Another Eskom executive Dan Marokane received a golden handshake on Monday 01 June 2015, Marokane with former CEO Tshediso Matona, finance director Tsholofelo Molefe, and technology and commercial executive Matshela Koko were suspended in March.
JOHANNESBURG - The National Treasury on Monday "noted with concern" the statement issued by Eskom suggesting that it has been co-operating with the process of reviews of its coal contracts.
Treasury said in a statement it was "surprised" by media reports of the Tegeta mining company “warning” and threat to interdict the Treasury should it release a report into its investigation of Eskom’s coal contracts.
Tegeta is owned by the controversial Oakbay Resources, in which the Gupta family has a major stake, and and Mabengela Investments, of which President Jacob Zuma&39;s son Duduzane is a director.
The National Treasury said it would like to state categorically that its efforts to investigate the Eskom coal contracts had met resistance.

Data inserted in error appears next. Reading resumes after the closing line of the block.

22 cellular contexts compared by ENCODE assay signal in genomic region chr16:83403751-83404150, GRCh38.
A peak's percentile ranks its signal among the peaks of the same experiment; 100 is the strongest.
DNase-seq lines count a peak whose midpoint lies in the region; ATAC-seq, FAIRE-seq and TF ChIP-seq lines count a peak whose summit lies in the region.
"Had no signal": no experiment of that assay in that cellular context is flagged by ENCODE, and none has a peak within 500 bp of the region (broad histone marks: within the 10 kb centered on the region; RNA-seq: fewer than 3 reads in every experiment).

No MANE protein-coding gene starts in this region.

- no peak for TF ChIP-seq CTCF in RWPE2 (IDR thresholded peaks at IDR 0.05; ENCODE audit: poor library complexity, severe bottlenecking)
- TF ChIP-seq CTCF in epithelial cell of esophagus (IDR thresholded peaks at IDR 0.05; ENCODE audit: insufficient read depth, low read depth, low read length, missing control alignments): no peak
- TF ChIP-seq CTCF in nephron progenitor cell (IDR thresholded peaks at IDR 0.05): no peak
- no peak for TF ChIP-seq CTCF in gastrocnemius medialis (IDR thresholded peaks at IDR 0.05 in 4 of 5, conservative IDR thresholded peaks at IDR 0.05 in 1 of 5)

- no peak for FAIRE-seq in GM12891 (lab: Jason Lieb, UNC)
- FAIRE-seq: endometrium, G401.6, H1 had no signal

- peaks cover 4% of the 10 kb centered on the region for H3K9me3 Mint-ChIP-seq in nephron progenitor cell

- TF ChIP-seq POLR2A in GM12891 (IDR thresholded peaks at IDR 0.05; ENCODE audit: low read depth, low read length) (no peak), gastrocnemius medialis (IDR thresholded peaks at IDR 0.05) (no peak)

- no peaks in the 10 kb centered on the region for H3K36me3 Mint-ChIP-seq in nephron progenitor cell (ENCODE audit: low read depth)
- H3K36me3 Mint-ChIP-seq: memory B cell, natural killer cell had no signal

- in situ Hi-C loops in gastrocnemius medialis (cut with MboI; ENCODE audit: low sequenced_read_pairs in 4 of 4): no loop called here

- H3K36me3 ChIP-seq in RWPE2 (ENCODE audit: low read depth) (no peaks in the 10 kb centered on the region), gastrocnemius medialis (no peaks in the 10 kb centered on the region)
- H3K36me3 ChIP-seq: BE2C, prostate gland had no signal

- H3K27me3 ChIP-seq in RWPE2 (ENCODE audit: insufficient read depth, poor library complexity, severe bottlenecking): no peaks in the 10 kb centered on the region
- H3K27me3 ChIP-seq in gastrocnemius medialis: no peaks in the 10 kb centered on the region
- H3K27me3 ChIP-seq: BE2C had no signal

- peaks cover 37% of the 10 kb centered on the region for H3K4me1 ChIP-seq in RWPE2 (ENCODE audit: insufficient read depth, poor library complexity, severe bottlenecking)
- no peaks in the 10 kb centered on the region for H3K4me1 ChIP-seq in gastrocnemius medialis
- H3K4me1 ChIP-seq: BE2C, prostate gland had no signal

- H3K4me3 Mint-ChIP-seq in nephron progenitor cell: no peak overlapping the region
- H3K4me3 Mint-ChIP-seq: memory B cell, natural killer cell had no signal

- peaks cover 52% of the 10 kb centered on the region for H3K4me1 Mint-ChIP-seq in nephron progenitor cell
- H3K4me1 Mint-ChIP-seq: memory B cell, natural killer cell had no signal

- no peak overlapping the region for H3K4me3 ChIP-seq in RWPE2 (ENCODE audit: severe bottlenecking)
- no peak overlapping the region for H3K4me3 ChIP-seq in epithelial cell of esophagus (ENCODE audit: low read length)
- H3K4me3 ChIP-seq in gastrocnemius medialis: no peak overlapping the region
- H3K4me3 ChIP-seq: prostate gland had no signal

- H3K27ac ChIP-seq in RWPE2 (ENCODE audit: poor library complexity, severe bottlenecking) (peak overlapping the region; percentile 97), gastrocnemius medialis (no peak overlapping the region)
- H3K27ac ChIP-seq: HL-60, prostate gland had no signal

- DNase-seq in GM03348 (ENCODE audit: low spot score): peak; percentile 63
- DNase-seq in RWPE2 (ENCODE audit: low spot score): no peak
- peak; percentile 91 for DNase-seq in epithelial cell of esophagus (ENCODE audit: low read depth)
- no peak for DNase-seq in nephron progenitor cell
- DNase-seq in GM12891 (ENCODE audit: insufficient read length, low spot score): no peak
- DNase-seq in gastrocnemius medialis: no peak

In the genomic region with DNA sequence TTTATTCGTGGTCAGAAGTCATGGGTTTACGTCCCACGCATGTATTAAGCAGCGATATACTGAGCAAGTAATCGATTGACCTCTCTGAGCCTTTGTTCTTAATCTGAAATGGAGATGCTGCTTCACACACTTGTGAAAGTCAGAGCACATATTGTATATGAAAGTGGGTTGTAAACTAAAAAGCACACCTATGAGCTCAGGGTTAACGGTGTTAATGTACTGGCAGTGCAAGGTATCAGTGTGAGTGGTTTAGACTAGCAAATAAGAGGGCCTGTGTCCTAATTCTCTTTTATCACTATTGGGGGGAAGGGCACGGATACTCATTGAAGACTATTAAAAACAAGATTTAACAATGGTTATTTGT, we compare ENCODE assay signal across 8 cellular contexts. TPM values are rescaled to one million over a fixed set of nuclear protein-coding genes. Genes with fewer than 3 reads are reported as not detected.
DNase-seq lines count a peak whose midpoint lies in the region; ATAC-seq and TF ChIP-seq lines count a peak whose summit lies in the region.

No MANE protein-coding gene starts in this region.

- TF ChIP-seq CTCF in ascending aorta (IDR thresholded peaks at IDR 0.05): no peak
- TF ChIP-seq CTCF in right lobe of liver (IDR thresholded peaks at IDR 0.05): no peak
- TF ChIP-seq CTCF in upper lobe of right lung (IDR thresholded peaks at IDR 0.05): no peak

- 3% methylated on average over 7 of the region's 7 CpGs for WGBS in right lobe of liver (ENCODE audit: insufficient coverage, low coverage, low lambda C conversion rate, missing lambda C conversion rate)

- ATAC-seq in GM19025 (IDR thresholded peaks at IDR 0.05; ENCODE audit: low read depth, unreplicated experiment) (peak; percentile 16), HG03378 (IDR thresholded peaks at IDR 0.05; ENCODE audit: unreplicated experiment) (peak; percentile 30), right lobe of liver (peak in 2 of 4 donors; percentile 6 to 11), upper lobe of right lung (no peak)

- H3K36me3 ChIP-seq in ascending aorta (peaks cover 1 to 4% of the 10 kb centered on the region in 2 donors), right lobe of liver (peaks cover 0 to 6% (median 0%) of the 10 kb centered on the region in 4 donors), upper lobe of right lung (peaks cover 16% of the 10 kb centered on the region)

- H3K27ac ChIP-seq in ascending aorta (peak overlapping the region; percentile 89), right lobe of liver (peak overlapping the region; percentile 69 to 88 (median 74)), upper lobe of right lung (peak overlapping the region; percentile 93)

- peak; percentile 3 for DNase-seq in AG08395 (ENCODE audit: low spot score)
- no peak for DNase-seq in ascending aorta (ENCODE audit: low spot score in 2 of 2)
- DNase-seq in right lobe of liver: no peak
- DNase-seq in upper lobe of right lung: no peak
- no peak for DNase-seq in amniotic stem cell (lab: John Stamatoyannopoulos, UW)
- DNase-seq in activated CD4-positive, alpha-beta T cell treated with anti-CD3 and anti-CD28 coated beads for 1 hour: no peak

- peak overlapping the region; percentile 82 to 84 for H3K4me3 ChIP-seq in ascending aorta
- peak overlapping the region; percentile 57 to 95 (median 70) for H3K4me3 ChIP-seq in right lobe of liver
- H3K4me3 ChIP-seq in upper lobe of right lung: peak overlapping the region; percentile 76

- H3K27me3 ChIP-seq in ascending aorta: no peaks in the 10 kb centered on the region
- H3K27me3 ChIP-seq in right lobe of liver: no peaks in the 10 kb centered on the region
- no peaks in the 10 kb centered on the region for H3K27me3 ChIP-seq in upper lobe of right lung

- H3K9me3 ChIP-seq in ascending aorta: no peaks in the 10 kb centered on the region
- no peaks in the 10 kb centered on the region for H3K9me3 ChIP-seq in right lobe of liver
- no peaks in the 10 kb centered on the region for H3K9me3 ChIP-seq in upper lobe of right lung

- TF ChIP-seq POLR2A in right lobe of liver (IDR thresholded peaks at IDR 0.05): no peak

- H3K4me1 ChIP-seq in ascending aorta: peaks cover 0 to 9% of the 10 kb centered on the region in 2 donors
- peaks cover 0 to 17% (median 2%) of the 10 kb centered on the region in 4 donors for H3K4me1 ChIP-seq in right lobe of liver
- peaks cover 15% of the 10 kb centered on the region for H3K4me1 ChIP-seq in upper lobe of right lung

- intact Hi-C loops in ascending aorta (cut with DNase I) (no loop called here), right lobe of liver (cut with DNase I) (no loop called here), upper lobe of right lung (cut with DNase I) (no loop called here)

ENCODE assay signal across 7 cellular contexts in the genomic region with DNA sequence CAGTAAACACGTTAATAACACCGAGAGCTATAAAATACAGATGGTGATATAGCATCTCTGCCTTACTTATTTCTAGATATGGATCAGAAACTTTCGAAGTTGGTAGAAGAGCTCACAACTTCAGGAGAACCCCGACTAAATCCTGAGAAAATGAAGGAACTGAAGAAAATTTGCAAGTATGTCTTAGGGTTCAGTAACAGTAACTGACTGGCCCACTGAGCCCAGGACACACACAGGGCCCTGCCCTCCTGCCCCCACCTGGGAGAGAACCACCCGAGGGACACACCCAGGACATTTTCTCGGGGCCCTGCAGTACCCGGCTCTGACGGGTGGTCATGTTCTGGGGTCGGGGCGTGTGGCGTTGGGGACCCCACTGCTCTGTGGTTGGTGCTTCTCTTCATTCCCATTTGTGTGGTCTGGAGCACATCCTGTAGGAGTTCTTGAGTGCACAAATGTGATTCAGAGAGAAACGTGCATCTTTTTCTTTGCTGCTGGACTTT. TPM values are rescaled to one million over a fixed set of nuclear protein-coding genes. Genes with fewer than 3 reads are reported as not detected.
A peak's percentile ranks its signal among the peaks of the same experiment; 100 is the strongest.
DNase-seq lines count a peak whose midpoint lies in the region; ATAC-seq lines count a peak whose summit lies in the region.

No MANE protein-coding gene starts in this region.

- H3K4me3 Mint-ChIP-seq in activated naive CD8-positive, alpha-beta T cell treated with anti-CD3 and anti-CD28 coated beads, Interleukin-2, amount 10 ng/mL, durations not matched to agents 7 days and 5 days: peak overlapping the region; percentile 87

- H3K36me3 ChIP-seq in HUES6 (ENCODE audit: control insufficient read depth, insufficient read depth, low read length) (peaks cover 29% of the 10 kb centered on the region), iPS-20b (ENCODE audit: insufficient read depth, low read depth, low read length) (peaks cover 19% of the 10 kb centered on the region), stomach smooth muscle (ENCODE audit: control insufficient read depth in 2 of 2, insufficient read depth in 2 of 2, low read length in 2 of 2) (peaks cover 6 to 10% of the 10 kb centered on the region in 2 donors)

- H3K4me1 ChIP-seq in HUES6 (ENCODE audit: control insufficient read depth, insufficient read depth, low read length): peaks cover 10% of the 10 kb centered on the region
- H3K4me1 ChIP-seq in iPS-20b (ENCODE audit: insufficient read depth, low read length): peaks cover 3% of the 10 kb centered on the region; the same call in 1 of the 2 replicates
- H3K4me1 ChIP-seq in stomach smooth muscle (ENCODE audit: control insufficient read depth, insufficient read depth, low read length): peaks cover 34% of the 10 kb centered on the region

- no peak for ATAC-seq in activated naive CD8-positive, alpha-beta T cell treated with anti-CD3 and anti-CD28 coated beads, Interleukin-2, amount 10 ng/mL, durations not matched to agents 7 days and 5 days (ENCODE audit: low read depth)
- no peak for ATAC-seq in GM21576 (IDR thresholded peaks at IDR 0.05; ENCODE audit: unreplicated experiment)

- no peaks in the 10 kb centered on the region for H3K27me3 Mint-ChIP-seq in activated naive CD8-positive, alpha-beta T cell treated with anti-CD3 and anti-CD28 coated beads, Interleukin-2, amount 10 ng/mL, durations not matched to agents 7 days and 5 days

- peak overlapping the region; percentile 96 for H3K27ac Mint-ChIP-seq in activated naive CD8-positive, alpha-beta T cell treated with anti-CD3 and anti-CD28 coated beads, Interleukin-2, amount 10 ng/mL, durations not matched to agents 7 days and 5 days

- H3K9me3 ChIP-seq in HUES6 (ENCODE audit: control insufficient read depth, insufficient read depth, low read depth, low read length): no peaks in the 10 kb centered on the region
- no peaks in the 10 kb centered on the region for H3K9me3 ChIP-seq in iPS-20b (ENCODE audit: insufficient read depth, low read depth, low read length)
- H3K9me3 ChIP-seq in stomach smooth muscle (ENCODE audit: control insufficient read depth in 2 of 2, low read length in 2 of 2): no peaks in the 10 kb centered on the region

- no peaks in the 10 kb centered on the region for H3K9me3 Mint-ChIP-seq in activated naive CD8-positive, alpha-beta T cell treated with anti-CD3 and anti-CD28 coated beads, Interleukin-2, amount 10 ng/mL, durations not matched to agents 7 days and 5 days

Since April, it had made several attempts to get information from Eskom, including sending a report to CEO Brian Molefe, and the chairperson of the board, Ben Ngubane, requesting comment.
It had also requested that Eskom submit a system-generated list of payments made to Tegeta and invoices received from Tegeta for the period 1 September 2015 to 30 April 2016.
National Treasury director-general Lungisa Fuzile had asked Eskom to withdraw its statement suggesting that “all the Tegeta coal contracts with Eskom have been extensively audited by various agencies, including National Treasury” because this was not teh case.
Furthermore, said the Trasury statement, Minister Pravin Gordhan had escalated the matter to the Eskom board chair, raising concerns about advance payments made to Tegeta and failure to submit the information requested in relation to the matter.
"To date, not only has Eskom failed to honour its undertaking to submit comments to Treasury’s report but it chosen to ignore correspondence and put all forms of hindrances," said the Treasury.
It said the Constitution stipulated that for any goods or services contracted, public entities were required to use a system that is fair, equitable, transparent, competitive and cost effective.
The Public Finance Management Act stipulated that the accounting authority for a public entity must submit to the relevant treasury or the Auditor-General such information, returns, documents, explanations and motivations as may be prescribed or as the relevant treasury or the Auditor-General might require.